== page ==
Sedimentary Rocks : Sedimentary Rocks have been formed by the deposition of sediments. These sediments are deposited by wind, ice and running water in depressions, lakes and seas. The word ‘Sedimentary’ has been derived from the Latin word ‘Sedimentum’ meaning ‘to settle down’. The Sedimentary Rocks are formed in different stages by compaction and cementation of layers of sediments.
(a) Deposition of Sediments. Loose materials or sediments are deposited in layers during the deposition. The material is sorted out according to the size.
(b) Stratification. The sediments are deposited in parallel layers. Materials of different types settle down in due course of time as layers of clay, silt, sand etc.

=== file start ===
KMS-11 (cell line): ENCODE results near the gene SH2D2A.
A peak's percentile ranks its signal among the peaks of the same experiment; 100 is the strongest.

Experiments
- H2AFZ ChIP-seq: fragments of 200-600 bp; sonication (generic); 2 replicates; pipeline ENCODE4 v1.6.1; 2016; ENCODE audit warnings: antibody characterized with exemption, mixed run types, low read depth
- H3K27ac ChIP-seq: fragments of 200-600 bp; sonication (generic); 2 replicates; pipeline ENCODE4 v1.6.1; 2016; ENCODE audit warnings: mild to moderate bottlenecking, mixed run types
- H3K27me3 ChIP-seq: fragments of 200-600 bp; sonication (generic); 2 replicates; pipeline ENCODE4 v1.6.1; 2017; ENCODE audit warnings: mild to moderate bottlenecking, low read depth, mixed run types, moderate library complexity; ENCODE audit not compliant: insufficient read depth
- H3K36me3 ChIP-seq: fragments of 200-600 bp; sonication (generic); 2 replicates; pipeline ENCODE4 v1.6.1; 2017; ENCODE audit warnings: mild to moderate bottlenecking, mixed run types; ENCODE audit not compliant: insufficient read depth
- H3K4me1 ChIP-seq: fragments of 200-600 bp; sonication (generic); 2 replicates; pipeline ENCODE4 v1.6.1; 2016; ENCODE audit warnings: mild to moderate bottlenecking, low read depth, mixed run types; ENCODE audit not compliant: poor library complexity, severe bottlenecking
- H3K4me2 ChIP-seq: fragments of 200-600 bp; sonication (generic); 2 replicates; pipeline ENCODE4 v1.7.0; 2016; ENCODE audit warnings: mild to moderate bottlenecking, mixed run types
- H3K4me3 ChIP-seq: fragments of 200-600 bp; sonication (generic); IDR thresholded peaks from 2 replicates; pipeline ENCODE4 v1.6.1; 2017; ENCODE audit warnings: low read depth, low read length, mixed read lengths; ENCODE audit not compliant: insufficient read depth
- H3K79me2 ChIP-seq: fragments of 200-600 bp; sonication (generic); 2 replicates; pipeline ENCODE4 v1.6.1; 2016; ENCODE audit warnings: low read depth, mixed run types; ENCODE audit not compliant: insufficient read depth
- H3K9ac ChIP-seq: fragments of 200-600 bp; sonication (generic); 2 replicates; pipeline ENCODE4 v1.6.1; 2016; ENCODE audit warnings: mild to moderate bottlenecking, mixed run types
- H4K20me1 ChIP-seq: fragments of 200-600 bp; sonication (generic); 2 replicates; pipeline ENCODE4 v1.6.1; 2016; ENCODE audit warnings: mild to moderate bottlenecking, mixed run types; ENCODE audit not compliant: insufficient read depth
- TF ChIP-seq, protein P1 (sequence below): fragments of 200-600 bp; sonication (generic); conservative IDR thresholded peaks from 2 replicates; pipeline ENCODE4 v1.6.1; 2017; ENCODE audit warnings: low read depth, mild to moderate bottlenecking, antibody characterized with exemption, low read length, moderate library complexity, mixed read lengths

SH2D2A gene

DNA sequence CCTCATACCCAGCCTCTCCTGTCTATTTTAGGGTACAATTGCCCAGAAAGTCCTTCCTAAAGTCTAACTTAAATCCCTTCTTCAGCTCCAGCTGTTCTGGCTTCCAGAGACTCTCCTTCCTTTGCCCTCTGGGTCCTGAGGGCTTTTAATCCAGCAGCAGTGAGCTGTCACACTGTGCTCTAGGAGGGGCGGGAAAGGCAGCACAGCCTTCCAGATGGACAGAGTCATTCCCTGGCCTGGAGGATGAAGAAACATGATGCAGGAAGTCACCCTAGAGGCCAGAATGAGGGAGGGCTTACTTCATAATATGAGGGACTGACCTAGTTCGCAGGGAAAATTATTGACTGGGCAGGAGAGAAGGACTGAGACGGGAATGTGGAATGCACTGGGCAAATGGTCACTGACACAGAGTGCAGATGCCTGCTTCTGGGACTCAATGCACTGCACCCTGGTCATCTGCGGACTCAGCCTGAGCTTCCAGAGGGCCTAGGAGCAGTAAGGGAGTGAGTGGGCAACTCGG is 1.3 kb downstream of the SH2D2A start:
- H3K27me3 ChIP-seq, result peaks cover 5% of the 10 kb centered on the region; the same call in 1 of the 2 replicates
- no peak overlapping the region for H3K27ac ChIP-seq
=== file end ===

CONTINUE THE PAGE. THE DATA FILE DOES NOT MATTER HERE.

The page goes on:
(c) Solidification. The loose sediments get converted into hard and compact rocks. This is due to the pressure of the upper layers overlying each other. Loose particles are bonded together by some cementing material, such as Silica, Calcite or Iron oxide. The whole process is known as ‘Lithification’.
Types of Sedimentary Rocks. Sedimentary Rocks are classified into three types according to origin and composition.
1. Mechanically formed Rocks. These rocks have been formed by the deposition of sediments derived from other rocks. Wind, river and glacier remove these sediments from existing rocks and redeposit it in the form of layers.
(a) Arenaceous Rocks. These are sandy rocks and have more of Silica. Quartz predominates in these rocks. Sandstone is the typical example. A coarser sandstone is known as ‘Grit’. When larger rounded pebbles are cemented together, conglomerate is formed.